- an alignment of taxation policies with the European Green Deal objectives;
- measures to prevent carbon leakage; and
- tools to preserve and grow our natural carbon sinks.
To make the EU a world leader in the circular economy and clean technologies, and to decarbonise energy-intensive industries, a new European Industrial Strategy was adopted in March 2020 aligned with the EU Green Deal and updated in May 2021 to ensure it takes account of the new circumstances following the COVID-19 crisis, while ensuring European industry can lead the way in transitioning to a green, digital and resilient economy.
The EC adopted the new Circular Economy Action Plan (CEAP) in March 2020 and it is one of the main building blocks of the European Green Deal, as Europe’s new agenda for sustainable growth. The EU’s transition to a circular economy will reduce pressure on natural resources and will create sustainable growth and jobs. It is also a prerequisite to achieve the EU’s 2050 climate neutrality target and to halt biodiversity loss. For more information, visit here.
Figure 3: The EU Circular Economy Action Plan (2020)
Another key objective of EU’s Green Deal is mainstreaming biodiversity across all policy areas, with a Biodiversity Strategy for 2030 adopted in May 2020. The biodiversity strategy aims to put Europe’s biodiversity on the path to recovery by 2030 for the benefit of people, climate and the planet. In the post-COVID-19 context, the strategy aims to build our societies’ resilience to future threats such as the impacts of climate change, forest fires, food insecurity, and disease outbreaks – including by protecting wildlife and fighting illegal wildlife trade.
Additional elements of the EU Green Deal include A Renovation Wave for Europe – Greening our buildings, creating jobs, improving lives, a strategy aims to double annual energy renovation rates in the next 10 years for the building sector, and a new Farm to Fork Strategy adopted in May 2020 for a fair, healthy and environmentally-friendly food system. Food systems cannot be resilient to crises such as the COVID-19 pandemic if they are not sustainable.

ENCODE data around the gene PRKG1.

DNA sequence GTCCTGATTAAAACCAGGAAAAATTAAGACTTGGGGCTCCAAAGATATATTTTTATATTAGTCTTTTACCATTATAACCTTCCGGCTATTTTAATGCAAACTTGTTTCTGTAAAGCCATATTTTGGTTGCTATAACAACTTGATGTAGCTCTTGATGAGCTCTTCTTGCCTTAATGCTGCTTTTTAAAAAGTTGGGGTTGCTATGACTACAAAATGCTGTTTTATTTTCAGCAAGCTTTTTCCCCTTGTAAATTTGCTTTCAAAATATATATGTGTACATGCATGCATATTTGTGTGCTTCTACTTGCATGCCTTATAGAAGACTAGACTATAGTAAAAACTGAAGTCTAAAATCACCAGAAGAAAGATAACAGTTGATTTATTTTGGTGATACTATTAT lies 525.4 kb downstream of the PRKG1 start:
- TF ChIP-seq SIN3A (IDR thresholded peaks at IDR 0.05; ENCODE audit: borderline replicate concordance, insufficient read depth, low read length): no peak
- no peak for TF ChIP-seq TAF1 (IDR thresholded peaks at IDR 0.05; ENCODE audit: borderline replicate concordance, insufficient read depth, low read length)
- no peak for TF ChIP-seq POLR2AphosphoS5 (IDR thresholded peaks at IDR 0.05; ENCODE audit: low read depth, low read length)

The EU’s ambitious commitment to become the first climate-neutral continent in the world by 2050 requires substantial investment from both the EU and the national public sector, as well as the private sector. In January 2020, the EC presented a communication on the Sustainable Europe Investment Plan (also known as European Green Deal Investment Plan) that aims to increase funding for the transition by mobilising €1 trillion for sustainable investment over the next decade through the EU budget and associated instruments like InvestEU; create an enabling framework for sustainable investment; and support the identification, structuring and execution of sustainable projects.
At the same time, the EC presented a legislative proposal for a new Just Transition Fund, which was adopted in January 2020 and amended in May 2020, to support the people and regions most affected by the low-carbon transition. The new fund is part of a just transition mechanism that cuts across different funds and financing instruments and should mobilise at least €100 billion in public and private investment.